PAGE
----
New Withholding Tables for Pension Plans, Update on Section 457A, and the Effect of the Americans with Disabilities Act Amendments Act on Benefit Plans
Focus On Employee Benefits
Qualified Plans & Payroll Tax and Fringe Benefits: New Withholding Tables Present Issues for Pension Plan
Thomas Cryan, Elizabeth Drake, and Garrett Fenton
The IRS recently issued new withholding tables that became effective April 1, 2009. The implementation of these new tables may adversely affect retirees and pensioners, however.
The new withholding tables are intended to incorporate the “Making Work Pay Credit” (from the American Recovery and Reinvestment Act of 2009) via reduced withholdings throughout the remainder of 2009 and 2010. Despite the fact that many retirees and pensioners may not be entitled to the credit, because they do not have any “earned income,” the IRS is specifically requiring that the new withholding tables apply to pensions. As a result, many individuals will see reduced withholdings from their pension payments, due to the implementation of a credit to which they may not be entitled.
Treasury officials have recently indicated that additional guidance on this issue may be forthcoming. For now, however, unless these pensioners complete new Forms W-4P, they run the risk of having their pension payments underwithheld. Thus, while the amount of their payments may increase starting April 1, 2009, they could end up owing a substantial tax liability at the end of the year.
The IRS has posted the following alert and Q&A on its website, along with a general discussion of the Making Work Pay tax credit:
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Attention Pensioners: Pensioners do not qualify for the Making Work Pay credit, unless they receive earned income. However, the new withholding tables apply to all taxpayers, including pensioners. The IRS has a withholding calculator pensioners and others can use to make sure enough tax is being withheld from their pay. Adjustments to withholding can be made by filing Form W-4P, Withholding Certificate for Pension or Annuity Payments.
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Q4. Can private pensioners (those who do not receive Social Security, Veterans Affairs or Railroad Retirement Board income) claim this credit?
A. Private pension recipients are not eligible for the Making Work Pay credit unless they have earned income. However, because the new withholding tables reduce the taxes withheld from all taxpayers, pension recipients may not have enough tax withheld from their pension benefits to cover their tax liability on those payments. The IRS recommends that pension recipients evaluate their expected tax liability for the year and consider whether they need to make estimated tax payments or adjust their withholding on Form W-4P, Withholding Certificate for Pension or Annuity Payments.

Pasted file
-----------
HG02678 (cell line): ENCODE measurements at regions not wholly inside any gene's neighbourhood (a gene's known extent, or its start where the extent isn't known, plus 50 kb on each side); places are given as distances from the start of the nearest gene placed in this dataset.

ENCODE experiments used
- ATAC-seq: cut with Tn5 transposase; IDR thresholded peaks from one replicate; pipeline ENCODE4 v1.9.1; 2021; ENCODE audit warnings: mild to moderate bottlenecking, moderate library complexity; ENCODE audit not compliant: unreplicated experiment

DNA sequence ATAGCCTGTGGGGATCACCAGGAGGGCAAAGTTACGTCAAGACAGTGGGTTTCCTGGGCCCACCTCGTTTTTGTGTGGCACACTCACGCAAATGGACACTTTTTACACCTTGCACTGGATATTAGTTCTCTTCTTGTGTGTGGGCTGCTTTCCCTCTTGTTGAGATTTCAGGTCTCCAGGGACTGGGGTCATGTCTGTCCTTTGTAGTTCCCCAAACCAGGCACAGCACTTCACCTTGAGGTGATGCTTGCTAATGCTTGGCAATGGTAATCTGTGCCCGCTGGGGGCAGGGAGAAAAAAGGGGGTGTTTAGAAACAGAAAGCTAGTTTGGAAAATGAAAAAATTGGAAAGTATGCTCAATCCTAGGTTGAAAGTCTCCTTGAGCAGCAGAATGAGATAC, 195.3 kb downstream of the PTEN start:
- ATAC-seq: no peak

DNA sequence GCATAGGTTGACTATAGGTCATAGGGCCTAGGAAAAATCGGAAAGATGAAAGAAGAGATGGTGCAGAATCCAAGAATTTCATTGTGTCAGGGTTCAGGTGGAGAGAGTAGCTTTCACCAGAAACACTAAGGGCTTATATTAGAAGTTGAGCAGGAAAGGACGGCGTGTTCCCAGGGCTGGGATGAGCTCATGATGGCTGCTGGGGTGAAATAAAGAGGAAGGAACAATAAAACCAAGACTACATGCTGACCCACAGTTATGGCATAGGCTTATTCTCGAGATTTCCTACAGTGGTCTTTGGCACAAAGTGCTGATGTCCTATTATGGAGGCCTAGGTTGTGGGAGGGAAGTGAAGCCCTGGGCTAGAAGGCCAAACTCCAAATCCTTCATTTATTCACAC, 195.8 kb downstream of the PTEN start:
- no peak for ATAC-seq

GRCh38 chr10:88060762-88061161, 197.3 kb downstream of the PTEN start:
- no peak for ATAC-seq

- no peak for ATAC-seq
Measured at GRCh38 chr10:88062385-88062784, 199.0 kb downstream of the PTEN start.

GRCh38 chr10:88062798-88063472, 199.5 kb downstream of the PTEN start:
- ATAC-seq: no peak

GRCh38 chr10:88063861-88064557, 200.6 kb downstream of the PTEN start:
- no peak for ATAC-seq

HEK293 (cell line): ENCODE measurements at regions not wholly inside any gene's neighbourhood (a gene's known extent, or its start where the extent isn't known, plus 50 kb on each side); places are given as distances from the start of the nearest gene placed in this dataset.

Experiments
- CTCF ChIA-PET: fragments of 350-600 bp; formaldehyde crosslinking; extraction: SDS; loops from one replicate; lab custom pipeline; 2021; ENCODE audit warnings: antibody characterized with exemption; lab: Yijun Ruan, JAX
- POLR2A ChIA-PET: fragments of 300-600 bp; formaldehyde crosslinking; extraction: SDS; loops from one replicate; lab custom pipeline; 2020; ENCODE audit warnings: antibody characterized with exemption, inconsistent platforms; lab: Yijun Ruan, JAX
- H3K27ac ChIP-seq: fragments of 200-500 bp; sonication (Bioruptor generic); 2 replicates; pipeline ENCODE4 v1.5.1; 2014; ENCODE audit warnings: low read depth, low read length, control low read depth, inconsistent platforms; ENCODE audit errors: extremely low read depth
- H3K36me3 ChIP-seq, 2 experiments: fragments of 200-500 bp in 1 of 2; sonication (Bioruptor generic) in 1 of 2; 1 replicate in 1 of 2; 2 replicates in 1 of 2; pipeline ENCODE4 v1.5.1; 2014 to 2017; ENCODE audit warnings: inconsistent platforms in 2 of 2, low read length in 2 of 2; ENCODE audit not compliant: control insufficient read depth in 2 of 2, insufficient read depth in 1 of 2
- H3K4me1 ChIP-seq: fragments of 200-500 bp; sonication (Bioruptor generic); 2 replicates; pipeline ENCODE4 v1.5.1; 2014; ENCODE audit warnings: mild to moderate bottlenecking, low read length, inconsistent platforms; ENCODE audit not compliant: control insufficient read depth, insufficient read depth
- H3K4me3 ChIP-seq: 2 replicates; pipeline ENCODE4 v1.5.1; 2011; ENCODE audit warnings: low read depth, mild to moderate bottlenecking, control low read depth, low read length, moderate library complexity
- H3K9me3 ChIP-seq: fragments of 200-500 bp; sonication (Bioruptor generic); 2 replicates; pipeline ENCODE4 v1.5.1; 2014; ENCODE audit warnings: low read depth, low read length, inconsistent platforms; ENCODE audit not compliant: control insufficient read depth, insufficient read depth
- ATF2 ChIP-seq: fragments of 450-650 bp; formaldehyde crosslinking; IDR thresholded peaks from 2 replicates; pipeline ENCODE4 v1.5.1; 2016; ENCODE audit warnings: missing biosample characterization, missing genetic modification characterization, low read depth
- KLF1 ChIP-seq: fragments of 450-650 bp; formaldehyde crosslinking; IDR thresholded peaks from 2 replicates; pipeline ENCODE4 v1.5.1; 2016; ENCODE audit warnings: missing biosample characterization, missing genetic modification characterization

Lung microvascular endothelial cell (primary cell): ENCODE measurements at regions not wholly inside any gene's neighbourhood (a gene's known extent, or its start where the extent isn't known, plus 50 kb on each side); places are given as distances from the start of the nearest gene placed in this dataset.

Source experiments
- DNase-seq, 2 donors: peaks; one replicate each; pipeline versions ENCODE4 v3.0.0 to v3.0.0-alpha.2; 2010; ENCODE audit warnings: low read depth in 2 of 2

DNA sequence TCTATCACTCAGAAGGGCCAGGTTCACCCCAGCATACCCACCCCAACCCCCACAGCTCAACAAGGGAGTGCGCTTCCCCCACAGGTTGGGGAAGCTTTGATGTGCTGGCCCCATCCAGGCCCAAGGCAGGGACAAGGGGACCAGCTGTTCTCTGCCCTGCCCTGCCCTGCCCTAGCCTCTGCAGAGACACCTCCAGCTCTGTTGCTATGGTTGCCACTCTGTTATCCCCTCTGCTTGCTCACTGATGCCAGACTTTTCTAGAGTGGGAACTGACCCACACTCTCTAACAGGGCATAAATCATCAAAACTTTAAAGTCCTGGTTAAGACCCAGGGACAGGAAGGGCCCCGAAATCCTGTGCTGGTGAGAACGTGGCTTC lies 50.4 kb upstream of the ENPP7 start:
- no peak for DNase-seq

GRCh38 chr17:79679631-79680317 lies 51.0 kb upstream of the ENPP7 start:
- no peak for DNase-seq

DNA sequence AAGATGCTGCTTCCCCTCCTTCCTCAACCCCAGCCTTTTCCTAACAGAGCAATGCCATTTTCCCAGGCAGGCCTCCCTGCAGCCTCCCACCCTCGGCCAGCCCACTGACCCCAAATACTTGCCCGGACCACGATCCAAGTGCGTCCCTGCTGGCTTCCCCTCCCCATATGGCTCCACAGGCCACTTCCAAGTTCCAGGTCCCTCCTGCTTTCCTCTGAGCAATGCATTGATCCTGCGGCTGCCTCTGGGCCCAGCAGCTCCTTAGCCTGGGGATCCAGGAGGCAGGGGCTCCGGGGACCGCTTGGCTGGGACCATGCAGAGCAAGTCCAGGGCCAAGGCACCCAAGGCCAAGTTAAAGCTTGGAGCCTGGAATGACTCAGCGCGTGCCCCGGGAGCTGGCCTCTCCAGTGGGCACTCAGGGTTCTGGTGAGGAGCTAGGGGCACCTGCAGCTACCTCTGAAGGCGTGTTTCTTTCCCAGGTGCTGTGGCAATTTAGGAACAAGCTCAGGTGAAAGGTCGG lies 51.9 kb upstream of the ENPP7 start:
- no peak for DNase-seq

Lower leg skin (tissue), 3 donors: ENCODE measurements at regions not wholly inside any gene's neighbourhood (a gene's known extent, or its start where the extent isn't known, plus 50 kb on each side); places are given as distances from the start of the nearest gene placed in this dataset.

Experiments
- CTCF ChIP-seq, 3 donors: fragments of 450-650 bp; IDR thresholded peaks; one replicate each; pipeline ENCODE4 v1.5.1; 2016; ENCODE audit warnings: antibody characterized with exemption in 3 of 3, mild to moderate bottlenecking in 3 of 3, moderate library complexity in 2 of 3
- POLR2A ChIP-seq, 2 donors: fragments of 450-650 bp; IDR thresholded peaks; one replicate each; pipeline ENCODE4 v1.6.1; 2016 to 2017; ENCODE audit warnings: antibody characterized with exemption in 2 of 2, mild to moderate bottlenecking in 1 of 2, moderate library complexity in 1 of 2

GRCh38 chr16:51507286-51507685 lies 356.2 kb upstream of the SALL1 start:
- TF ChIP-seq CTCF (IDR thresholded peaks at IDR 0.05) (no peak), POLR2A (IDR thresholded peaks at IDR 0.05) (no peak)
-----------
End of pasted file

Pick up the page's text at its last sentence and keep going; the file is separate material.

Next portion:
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Employers should find out what information, if any, has been provided to retirees and pensioners about the impact of the new withholding tables. If they have not been alerted to this issue, employers may want to consider providing notice as soon as possible.
Fred Oliphant and Anne Batter
Section 457A continues to cause headaches for multinational companies with U.S. expatriates as they try to determine the scope of this provision. Generally section 457A treats U.S. taxpayers performing services for “nonqualified entities” as if they were on the accrual method of accounting with respect to deferred compensation, so that they will pay tax on such amounts as soon as the right to the payment vests, potentially well in advance of the actual payment.
One of the biggest sources of trouble for multinational companies under section 457A is determining whether their foreign affiliates are “nonqualified entities.” As mentioned, only workers who are U.S. taxpayers working for a “nonqualified entity” are subject to section 457A. In this regard, section 457A has different rules for foreign corporations and for partnerships. For foreign corporations, the entity will be treated as a nonqualified entity unless substantially all of its income is either effectively connected income or subject to a comprehensive foreign income tax.